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"#6 in the Dales Detective series, Date with Deceit is set in the fictional town of Bruncliffe, which everyone knows is Settle! It's a rollicking read, with well-loved and despised characters deceiving each other at every turn. Ending on a total cliffhanger, it's the most exciting book of the series so far."
"Started Early, Took My Dog is set in nearby Leeds with references to famous buildings and landmarks of the city. As with everything Kate Atkinson writes, it's exciting, captivating and peppered with dark humour – a fantastic book!"
"The Deception of Harriet Fleet is set in Teesbank Hall in 1871, but is based on Preston Hall in Egglescliffe. The author’s husband is a teacher in a local school here and the book is an amazing read. It’s described as an atmospheric Victorian chiller, dark and brimming with suspense. It kept me guessing and wanting more and more; I described it to Helen Scarlett as 'Downton Abbey comes to Stockton'. It’s lovely to read about local familiar places, and I truly never guessed the ending!"
"For profane and opinionated women everywhere, Sarah Perry's feminist defence of the Essex girl is a book we'll revisit time and again. From Rose Allin to Kim Kardashian, Perry shows us how the Essex Girl is not bound to her roots, that she stands for so much more than what one might think. A bestseller at our bookshop, and an informative celebration of a multitude of women, in all their outspoken and marvellous ways."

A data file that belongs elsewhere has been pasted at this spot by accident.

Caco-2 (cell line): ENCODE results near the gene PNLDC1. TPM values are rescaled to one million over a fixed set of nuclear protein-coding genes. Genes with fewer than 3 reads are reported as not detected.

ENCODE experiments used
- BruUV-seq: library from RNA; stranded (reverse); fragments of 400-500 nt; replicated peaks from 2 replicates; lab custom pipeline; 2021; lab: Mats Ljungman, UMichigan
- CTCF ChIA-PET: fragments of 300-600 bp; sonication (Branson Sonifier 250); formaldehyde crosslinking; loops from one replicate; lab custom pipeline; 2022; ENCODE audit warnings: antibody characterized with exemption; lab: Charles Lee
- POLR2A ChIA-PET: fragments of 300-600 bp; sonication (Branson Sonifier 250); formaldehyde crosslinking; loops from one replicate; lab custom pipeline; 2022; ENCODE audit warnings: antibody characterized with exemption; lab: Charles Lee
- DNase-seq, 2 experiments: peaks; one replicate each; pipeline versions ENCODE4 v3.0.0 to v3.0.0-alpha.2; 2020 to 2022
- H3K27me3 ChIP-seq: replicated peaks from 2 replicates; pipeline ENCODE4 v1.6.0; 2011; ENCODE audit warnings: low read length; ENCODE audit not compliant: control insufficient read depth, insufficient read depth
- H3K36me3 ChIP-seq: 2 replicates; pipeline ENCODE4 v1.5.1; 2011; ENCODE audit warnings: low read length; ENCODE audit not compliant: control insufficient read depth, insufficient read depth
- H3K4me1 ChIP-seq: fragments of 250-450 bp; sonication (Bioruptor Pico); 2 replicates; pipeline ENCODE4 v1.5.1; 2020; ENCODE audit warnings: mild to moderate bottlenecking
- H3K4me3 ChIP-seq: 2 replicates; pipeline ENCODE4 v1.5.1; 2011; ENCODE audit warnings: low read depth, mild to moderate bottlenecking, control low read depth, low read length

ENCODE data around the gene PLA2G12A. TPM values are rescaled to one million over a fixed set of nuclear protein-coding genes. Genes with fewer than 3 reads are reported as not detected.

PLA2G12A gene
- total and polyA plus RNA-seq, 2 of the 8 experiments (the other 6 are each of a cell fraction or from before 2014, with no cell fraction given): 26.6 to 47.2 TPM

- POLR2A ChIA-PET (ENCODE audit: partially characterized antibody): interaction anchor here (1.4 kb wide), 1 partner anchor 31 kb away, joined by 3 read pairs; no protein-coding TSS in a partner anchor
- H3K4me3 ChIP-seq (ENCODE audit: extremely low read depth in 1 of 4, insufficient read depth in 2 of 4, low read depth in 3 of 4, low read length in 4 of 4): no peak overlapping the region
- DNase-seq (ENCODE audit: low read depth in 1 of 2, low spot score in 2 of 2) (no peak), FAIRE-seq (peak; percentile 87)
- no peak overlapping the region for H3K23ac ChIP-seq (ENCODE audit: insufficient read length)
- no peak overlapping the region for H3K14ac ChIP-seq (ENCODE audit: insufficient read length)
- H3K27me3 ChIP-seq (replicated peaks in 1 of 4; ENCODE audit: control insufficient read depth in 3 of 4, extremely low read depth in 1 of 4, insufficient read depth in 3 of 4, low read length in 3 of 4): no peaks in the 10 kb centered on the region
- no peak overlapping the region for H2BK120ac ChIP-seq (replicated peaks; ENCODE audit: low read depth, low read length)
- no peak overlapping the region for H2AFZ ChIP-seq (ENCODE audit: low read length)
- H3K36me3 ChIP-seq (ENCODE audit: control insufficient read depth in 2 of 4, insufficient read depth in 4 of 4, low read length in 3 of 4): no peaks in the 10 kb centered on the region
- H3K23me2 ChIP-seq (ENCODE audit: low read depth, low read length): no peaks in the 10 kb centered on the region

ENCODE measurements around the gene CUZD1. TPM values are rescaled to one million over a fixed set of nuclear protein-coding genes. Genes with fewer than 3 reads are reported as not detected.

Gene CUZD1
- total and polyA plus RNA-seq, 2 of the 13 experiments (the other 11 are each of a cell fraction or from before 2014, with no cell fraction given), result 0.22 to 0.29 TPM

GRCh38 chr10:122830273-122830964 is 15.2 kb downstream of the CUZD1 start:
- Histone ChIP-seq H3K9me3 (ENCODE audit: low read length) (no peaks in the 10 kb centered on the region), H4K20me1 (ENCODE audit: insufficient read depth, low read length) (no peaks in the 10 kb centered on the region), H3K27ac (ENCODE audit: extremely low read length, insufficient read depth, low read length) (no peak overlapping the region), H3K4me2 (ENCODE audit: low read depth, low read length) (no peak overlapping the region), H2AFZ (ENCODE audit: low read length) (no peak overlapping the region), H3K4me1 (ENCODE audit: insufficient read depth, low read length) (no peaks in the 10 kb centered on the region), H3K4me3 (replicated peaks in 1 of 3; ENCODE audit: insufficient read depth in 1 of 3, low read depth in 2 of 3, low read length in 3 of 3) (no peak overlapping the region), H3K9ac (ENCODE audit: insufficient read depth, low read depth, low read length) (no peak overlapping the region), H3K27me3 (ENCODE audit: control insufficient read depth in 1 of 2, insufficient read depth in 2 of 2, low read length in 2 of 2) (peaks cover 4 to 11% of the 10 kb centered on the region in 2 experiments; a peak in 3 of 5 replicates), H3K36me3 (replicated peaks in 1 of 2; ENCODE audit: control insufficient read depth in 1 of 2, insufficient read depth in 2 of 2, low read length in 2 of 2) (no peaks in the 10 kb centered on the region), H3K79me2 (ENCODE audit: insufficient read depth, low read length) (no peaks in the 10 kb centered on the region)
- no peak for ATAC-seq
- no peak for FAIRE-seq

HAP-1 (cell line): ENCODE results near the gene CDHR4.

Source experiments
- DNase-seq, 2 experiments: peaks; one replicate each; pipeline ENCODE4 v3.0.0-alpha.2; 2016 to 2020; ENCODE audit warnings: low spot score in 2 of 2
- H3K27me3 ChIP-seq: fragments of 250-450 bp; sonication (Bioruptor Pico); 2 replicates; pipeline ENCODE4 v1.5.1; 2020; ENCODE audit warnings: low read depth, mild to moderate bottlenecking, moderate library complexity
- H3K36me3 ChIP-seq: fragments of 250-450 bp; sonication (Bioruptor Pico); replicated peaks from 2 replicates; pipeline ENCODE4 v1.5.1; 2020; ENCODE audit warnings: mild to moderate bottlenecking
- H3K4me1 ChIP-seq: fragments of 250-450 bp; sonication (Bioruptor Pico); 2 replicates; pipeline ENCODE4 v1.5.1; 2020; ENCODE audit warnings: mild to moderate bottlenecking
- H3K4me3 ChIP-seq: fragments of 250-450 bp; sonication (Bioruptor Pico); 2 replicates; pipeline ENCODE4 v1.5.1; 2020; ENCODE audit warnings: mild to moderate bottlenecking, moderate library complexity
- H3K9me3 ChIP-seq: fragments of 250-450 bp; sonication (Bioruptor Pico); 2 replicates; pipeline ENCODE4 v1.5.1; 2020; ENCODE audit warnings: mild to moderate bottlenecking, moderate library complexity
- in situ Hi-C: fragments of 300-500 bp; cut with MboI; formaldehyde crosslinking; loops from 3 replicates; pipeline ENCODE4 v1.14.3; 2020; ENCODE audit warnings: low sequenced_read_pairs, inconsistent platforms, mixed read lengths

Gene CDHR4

"By the wonderful and witty award-winning thriller writer Elly Griffiths, this atmospheric mystery is partly set on the outskirts of a Sussex village near a looming derelict cement works where odd flashing lights at night unnerve teacher Clare Cassidy and her daughter who live in a cottage nearby. Add two murders at Clare's spooky old school where she has received creepy notes in her journal from a long dead academic and you have a thoroughly gripping read which as a bonus gives our bookshop a mention! And the lovely gay female Hindu cop who also starred has now appeared in a great follow-on, The Postscript Murders, set down the road in Shoreham-by-Sea."